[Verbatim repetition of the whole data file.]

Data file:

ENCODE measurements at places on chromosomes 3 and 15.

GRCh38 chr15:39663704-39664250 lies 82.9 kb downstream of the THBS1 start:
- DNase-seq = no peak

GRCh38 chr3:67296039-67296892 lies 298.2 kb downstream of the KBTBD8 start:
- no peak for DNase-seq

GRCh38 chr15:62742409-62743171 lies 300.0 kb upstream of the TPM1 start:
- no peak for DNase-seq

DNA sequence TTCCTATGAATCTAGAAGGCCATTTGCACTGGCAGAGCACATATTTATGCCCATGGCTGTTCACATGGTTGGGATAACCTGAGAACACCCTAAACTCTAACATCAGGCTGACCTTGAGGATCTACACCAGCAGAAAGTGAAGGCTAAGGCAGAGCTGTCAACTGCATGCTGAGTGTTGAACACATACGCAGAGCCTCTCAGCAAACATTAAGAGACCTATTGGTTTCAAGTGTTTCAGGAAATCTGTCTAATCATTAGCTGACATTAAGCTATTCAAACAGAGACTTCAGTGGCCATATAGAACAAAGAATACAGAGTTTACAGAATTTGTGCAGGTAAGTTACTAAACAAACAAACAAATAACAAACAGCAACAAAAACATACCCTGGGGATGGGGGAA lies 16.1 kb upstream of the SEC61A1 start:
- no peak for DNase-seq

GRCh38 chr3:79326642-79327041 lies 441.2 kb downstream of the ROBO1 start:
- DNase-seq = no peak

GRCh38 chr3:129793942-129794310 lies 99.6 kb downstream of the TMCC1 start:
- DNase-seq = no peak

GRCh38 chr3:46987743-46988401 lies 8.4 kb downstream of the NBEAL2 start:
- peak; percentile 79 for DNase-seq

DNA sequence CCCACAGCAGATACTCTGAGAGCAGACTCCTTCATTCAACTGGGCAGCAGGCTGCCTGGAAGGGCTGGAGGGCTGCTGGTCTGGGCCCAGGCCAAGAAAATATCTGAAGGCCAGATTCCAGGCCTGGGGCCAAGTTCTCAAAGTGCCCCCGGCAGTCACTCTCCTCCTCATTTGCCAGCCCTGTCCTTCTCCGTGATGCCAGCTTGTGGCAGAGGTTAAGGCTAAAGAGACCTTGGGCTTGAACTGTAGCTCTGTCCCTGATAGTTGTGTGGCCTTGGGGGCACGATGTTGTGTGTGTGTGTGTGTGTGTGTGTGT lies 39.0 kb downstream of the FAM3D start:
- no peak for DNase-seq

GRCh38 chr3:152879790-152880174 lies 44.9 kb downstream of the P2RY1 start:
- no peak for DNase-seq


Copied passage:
ENCODE measurements at places on chromosomes 3 and 15.

GRCh38 chr15:39663704-39664250 lies 82.9 kb downstream of the THBS1 start:
- DNase-seq = no peak

GRCh38 chr3:67296039-67296892 lies 298.2 kb downstream of the KBTBD8 start:
- no peak for DNase-seq

GRCh38 chr15:62742409-62743171 lies 300.0 kb upstream of the TPM1 start:
- no peak for DNase-seq

DNA sequence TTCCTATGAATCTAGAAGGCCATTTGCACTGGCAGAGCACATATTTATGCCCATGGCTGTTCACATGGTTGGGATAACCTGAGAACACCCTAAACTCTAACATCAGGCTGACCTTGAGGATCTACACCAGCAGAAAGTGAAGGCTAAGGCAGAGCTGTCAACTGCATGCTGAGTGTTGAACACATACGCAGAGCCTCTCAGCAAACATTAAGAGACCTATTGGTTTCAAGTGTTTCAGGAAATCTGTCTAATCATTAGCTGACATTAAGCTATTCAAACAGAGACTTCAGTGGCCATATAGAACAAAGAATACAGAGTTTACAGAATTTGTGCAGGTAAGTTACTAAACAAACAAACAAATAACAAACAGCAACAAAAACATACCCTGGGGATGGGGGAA lies 16.1 kb upstream of the SEC61A1 start:
- no peak for DNase-seq

GRCh38 chr3:79326642-79327041 lies 441.2 kb downstream of the ROBO1 start:
- DNase-seq = no peak

GRCh38 chr3:129793942-129794310 lies 99.6 kb downstream of the TMCC1 start:
- DNase-seq = no peak

GRCh38 chr3:46987743-46988401 lies 8.4 kb downstream of the NBEAL2 start:
- peak; percentile 79 for DNase-seq

DNA sequence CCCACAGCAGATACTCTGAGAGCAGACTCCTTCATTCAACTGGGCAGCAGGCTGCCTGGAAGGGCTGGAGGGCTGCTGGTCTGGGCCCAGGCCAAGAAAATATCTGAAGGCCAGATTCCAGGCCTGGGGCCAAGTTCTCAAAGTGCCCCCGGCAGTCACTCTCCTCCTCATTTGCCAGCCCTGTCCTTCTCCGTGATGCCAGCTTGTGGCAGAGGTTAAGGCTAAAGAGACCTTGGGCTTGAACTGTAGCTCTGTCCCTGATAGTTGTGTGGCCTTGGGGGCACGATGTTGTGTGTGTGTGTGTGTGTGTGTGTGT lies 39.0 kb downstream of the FAM3D start:
- no peak for DNase-seq

GRCh38 chr3:152879790-152880174 lies 44.9 kb downstream of the P2RY1 start:
- no peak for DNase-seq